Once knowledge of the true nature of gayness (ie we’re people the same as anyone else) began to be accepted, then the next most important part of CHE thought would become action.

Homosexuality and heterosexuality, as distinct forms of sexuality, would eventually cease to exist altogether. In order to reach that stage, homosexuals should not be discriminated either for or against in societies laws. Thus a gay couple should be allowed to bring up children (after all, even if the child did turn out to be gay, as was suggested by a listener, that was no worse than being straight). Here, even the studio panel and audience disagreed – several of the women thought that a child needed a mother, but had no use for a father. Others thought that if a child had a loving, adult relationship to grow up in the shadow of, that was all that mattered.

Listeners also phoned in raising the questions of joint mortgages and bank accounts for gay couples (both are already possible in some areas, notably Halifax) and similar We-want-to-be-just-like-them questions (I thought gay people had seen by now that marriage doesn’t work, even for straights). Some listeners, notably one John Myers, didn’t accept that gay was as good as straight; he suggested that since homosexuality was (in his words) an abnormality, wouldn’t CHE be better off devoting its time to researching the causes of it so that in future it could be prevented or cured at an early age. He was politely told that to look for a cause was to look for a cure, and since homosexuality wasn’t a disease it didn’t have a cure. Many have looked for one and none have been found. People like him had just to get used to us.

CHE also explained its position on cottaging (in response to a phoned-in question from yours truly) which was: We do sympathise, we don’t approve; the police say they only act when a member of the public complains – we would like that member of the public to make his complaint in court to the magistrate; we would like to see and hear less of police soliciting such offences (which they do); we would like offenders in this respect to be put in touch with us by the courts; we hope to have a bust-fund to help people who want to fight against such arrests instead of pleading guilty to avoid the publicity.

All in all, not so stuffy a programme as I, for one, had been expecting, some lively discussion, and most issues squarely faced. A good statement of where CHE is at and going to, and, thank god, made in public.

Kidd in the Past

Kidd Starts Storm over Festival Club

19721001-05A protest will be made tomorrow to Edinburgh police about homosexuals using the city’s festival Club as their ‘headquarters’.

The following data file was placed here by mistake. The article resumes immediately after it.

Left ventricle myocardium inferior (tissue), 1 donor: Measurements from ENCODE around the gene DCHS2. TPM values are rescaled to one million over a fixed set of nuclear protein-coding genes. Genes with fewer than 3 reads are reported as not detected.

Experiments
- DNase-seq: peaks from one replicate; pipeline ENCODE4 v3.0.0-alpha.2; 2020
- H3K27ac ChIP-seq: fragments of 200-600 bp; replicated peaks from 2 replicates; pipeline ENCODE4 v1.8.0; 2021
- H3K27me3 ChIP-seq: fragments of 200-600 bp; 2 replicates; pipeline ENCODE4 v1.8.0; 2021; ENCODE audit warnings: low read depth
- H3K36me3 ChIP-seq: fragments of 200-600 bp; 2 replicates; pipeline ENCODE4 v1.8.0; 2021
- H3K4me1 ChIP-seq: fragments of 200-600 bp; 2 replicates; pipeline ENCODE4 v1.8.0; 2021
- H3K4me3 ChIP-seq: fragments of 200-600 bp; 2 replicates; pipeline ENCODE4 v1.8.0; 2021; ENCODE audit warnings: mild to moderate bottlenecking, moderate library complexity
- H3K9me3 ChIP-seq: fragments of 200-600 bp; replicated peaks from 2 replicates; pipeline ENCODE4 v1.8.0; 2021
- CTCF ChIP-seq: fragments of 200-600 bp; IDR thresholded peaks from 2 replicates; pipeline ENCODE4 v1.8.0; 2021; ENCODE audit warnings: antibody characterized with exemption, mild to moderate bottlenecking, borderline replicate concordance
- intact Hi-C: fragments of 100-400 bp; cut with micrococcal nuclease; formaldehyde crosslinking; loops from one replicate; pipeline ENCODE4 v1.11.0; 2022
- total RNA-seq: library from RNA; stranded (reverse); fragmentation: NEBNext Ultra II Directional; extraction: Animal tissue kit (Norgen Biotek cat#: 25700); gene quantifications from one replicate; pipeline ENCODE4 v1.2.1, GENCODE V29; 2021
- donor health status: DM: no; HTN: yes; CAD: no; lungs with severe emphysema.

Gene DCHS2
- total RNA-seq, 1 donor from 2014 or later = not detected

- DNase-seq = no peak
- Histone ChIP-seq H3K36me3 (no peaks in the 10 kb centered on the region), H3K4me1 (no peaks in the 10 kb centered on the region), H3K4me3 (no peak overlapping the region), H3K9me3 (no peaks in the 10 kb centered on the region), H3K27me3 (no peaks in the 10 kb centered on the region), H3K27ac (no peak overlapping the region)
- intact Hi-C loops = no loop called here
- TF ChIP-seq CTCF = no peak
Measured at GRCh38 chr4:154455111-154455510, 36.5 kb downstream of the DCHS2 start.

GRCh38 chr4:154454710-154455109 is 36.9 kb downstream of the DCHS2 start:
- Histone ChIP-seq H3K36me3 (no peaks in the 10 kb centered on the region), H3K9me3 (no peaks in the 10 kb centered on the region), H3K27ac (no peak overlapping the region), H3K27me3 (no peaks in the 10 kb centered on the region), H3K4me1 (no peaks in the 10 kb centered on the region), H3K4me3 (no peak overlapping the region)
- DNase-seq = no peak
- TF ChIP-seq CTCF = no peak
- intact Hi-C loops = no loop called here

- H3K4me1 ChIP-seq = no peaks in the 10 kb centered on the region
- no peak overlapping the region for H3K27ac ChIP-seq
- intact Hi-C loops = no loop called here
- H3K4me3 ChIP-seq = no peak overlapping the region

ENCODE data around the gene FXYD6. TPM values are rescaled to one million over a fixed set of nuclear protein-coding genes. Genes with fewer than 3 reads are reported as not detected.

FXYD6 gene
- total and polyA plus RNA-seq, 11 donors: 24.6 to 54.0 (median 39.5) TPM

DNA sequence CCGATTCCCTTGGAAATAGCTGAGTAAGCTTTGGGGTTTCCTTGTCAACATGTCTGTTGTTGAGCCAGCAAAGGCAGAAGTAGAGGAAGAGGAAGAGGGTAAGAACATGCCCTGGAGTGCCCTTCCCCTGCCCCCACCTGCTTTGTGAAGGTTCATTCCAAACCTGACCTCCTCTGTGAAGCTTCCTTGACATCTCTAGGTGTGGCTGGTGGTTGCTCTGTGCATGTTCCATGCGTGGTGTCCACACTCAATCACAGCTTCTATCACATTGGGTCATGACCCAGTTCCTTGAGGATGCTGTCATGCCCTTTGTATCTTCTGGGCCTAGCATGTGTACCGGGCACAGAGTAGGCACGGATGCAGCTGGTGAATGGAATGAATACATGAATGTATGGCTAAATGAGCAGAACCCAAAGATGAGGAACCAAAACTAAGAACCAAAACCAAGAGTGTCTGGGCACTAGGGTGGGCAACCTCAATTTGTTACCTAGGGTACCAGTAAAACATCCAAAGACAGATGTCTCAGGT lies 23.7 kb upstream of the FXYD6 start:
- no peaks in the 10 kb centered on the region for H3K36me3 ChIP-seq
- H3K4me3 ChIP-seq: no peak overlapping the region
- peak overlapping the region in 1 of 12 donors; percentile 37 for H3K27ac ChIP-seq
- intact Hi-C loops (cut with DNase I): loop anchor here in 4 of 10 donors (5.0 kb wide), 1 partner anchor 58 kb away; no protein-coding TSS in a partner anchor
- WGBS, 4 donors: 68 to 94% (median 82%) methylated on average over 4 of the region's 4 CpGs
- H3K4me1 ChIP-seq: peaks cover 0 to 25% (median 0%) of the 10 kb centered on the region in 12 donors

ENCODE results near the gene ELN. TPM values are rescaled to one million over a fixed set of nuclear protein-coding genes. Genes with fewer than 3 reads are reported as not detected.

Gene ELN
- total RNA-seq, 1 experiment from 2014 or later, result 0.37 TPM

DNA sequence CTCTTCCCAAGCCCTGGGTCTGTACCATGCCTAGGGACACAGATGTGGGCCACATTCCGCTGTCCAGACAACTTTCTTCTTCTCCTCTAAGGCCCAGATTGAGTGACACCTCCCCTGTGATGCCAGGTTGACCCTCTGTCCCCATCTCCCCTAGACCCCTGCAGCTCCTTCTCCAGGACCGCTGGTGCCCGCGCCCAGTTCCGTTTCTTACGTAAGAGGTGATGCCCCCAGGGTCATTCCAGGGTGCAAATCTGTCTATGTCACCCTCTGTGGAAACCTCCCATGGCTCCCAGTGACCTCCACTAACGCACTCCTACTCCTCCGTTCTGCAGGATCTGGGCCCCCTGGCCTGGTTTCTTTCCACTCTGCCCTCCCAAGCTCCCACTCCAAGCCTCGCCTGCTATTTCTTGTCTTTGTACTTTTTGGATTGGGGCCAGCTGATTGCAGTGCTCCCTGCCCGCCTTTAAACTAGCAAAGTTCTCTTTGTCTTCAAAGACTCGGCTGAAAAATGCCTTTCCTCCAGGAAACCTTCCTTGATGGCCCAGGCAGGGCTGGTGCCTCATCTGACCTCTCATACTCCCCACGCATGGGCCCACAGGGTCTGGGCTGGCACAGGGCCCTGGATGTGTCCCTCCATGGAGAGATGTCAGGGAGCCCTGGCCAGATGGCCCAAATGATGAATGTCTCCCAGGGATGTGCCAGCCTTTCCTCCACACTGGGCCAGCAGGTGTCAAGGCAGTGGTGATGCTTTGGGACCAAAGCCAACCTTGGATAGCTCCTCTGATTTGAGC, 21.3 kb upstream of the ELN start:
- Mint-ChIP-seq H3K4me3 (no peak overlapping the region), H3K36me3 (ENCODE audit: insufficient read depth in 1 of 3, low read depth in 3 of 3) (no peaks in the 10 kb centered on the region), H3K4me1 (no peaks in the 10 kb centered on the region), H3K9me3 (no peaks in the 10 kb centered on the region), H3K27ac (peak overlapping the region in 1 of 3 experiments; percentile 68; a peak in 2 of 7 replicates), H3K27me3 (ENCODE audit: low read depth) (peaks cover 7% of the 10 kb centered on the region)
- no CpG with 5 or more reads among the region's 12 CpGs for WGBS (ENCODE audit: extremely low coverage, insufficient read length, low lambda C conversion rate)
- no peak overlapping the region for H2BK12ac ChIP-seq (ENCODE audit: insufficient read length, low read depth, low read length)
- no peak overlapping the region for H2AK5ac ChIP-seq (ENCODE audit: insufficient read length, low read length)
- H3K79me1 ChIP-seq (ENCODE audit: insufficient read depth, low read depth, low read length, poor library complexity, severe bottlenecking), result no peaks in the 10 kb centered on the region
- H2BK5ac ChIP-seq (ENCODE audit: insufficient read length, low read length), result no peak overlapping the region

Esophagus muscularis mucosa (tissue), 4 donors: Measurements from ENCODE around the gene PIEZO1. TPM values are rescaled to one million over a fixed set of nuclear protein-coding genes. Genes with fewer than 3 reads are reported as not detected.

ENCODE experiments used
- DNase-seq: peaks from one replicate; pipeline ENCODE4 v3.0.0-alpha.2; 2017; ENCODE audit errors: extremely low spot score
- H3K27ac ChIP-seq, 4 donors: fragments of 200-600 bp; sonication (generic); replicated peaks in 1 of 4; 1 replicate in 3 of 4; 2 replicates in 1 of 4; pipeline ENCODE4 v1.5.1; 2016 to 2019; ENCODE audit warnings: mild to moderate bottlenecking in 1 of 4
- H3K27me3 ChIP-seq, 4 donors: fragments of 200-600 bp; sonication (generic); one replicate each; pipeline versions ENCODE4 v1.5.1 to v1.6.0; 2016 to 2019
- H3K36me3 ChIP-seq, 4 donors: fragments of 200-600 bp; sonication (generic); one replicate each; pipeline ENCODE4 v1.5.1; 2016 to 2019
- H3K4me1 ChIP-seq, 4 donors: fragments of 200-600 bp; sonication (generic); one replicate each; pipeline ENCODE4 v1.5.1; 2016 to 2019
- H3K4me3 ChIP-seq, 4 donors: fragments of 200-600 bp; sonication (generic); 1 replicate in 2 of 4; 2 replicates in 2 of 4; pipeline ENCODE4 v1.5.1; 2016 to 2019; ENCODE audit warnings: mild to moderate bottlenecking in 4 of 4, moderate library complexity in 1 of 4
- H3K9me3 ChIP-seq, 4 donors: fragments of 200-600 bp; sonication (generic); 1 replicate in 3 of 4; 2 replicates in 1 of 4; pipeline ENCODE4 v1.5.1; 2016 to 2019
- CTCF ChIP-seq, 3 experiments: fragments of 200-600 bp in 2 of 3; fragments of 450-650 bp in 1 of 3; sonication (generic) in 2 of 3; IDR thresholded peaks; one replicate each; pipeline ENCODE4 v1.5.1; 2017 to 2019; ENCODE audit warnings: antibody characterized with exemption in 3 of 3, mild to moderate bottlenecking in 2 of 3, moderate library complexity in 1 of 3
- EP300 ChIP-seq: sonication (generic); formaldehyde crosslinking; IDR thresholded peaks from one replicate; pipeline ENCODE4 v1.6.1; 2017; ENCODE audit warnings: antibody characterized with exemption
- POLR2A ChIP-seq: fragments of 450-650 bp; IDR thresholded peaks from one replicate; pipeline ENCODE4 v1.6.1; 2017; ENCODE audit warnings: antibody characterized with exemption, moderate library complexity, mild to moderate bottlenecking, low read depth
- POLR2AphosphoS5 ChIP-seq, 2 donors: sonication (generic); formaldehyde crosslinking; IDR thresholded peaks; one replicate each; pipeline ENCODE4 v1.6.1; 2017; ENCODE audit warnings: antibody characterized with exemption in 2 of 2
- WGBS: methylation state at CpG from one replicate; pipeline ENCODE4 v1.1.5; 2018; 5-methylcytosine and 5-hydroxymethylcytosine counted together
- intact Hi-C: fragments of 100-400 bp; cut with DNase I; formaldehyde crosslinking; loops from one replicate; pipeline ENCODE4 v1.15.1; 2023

The protest will come from Councillor John Kidd, who claimed yesterday that he had seen homosexuals “cuddling on the stairs”. He added that he had been attending a conference for overseas journalists at the time and had been “ashamed at what these visiting press men saw. What image of Edinburgh will they take back to their own countries after seeing that?” he asked.

The Club is one of the centres of attraction for visitors to the city during the International Festival. In past years there have been protests to the police about ‘gay’ invasions of the club. Councillor Kidd went on: “There appears to be nothing done to stop them. But, on Monday, I am going to contact the Assistant Chief Constable. I was absolutely disgusted when I saw these men on the stairs in the club. They were standing with their arms around each other and cuddling. It’s the sort of affection you expect a young man to show for his girlfriend.”

Last night a spokesman for the club said he had “No knowledge of any such incidents.”

From the Scottish “Sunday Mail”,
September, 1971

All’s Well

19721001-05With reference to our report in the last issue that the London G.L.F. office was blocking information about dances and meetings, we have been informed that the individual concerned was acting without the knowledge fo the London G.L.F. office collective, and that in future they will be supplying us with full information about their meetings, discos and dances.

Not Gay

19721001-05The Carousel Club in Panton Street, London W1, on being approached for a possible writeup, said. “It’s absolutely pointless you coming down here. This isn’t a gay club. It’s rather mixed. You must be thinking of somewhere else. It isn’t gay at all, really!”

And that was after the guy who originally answered the phone had told him (in a whisper) not to be too unkind. Thank you very much.